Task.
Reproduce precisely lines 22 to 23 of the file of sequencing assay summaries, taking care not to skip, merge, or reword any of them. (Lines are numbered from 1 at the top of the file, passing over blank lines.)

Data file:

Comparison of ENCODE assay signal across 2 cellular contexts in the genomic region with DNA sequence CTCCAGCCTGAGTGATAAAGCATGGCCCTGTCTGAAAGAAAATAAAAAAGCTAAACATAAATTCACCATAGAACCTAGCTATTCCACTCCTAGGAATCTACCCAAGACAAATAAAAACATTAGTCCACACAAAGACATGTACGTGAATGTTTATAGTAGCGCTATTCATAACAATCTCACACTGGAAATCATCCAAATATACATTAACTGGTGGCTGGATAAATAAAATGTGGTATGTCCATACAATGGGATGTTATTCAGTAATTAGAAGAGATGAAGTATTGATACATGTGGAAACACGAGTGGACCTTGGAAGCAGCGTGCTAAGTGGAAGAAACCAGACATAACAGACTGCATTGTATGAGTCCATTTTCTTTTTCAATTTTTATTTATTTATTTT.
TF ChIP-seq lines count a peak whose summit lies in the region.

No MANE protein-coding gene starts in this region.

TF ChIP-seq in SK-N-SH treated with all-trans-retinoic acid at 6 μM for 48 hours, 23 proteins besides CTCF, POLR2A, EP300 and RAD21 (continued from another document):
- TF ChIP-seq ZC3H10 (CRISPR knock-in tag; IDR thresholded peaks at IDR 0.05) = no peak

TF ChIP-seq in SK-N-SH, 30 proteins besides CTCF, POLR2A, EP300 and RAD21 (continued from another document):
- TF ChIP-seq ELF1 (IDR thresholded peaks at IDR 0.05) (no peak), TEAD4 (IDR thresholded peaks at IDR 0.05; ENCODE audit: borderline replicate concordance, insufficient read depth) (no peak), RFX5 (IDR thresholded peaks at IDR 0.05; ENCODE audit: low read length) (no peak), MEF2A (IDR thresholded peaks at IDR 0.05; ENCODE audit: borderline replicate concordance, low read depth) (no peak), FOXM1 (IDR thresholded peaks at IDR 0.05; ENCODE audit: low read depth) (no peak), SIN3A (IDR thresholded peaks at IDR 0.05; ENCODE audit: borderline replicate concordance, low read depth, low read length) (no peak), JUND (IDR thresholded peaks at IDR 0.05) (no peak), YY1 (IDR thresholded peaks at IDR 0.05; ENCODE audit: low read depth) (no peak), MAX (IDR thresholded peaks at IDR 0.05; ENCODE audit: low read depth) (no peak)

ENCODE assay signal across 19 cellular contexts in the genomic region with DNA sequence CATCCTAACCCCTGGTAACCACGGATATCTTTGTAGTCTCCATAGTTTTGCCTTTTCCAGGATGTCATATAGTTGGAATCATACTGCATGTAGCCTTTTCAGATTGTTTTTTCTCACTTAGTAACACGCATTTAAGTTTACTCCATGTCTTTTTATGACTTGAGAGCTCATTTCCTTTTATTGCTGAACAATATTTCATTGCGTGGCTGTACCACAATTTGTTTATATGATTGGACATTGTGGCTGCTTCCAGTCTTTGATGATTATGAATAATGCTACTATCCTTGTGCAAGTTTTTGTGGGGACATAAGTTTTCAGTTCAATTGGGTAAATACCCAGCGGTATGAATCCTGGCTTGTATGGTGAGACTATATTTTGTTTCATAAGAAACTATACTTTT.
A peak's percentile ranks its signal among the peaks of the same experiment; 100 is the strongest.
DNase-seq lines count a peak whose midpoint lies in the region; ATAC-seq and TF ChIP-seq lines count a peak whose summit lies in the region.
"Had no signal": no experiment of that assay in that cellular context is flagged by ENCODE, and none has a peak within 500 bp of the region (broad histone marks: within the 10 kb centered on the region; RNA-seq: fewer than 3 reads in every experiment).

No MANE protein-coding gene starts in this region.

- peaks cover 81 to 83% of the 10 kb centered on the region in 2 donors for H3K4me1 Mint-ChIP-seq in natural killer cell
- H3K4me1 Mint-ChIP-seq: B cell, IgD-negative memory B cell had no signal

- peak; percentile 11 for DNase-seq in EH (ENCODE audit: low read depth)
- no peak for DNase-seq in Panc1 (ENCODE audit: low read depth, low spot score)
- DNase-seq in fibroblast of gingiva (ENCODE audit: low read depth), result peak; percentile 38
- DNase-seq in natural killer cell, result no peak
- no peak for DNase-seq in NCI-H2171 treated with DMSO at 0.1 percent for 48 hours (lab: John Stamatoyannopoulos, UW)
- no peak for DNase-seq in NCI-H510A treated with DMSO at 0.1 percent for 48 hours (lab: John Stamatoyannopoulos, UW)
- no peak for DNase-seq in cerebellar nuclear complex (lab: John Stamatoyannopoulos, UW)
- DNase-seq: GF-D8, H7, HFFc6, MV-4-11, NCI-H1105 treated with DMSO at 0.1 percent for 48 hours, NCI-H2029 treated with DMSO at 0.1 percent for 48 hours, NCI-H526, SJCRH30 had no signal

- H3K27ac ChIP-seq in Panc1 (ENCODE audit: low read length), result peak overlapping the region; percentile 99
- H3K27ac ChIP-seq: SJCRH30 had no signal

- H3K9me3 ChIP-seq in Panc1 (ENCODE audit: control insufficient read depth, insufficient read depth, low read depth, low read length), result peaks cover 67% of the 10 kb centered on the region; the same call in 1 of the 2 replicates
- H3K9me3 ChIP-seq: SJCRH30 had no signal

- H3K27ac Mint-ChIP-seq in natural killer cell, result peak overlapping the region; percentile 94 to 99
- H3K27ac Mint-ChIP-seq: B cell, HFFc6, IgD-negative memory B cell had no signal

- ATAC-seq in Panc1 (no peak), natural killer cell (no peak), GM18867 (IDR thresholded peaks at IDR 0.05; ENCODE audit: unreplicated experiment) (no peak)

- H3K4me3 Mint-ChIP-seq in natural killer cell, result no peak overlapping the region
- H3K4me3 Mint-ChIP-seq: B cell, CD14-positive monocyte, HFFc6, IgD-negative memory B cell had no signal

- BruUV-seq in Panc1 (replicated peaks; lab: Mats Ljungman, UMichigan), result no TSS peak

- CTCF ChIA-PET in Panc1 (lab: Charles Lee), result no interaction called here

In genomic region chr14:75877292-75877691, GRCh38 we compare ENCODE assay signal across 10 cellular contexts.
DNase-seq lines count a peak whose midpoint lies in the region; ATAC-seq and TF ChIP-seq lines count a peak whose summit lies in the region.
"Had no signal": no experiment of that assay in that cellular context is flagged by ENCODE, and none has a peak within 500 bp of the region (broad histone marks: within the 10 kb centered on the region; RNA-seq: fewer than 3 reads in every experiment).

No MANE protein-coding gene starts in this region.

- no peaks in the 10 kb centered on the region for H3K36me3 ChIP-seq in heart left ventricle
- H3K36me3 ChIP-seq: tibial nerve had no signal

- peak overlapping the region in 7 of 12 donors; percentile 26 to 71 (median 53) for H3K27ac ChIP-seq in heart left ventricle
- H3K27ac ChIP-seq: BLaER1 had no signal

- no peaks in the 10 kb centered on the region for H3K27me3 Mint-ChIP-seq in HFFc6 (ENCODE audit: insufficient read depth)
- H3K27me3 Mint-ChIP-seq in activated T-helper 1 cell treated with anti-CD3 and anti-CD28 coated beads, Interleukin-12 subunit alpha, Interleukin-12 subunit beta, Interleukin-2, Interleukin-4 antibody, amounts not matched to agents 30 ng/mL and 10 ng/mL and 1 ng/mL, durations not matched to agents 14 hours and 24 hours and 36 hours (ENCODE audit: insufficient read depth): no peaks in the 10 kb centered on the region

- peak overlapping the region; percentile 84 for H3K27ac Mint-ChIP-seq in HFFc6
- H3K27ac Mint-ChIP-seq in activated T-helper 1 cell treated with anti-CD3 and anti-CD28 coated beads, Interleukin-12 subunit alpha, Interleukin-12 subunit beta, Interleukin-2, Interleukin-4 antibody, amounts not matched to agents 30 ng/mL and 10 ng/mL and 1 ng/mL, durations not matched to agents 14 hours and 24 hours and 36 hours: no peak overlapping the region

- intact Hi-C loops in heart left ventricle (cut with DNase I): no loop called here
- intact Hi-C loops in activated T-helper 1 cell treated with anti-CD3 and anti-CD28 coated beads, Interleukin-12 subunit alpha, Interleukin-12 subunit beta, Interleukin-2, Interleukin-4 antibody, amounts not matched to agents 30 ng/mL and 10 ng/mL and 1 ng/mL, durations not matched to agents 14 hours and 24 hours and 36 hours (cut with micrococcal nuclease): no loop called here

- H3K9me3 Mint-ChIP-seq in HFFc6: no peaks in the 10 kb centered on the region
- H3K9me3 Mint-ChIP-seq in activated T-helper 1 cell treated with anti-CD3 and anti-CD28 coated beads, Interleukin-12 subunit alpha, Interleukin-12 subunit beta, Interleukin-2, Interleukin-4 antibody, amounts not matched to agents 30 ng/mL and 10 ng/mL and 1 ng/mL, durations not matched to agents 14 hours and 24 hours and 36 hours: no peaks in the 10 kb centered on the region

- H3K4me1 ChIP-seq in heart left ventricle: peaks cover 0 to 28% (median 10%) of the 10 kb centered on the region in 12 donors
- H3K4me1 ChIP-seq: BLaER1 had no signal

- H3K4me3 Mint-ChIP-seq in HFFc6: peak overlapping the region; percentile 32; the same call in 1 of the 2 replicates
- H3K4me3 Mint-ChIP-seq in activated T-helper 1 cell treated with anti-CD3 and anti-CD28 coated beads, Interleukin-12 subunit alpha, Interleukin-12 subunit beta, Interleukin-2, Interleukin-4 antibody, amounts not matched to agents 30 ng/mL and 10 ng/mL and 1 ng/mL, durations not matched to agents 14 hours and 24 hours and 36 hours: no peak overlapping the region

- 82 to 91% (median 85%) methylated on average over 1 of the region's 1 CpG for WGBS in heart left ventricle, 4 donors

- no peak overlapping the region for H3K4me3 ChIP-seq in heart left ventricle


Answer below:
- DNase-seq: GF-D8, H7, HFFc6, MV-4-11, NCI-H1105 treated with DMSO at 0.1 percent for 48 hours, NCI-H2029 treated with DMSO at 0.1 percent for 48 hours, NCI-H526, SJCRH30 had no signal

- H3K27ac ChIP-seq in Panc1 (ENCODE audit: low read length), result peak overlapping the region; percentile 99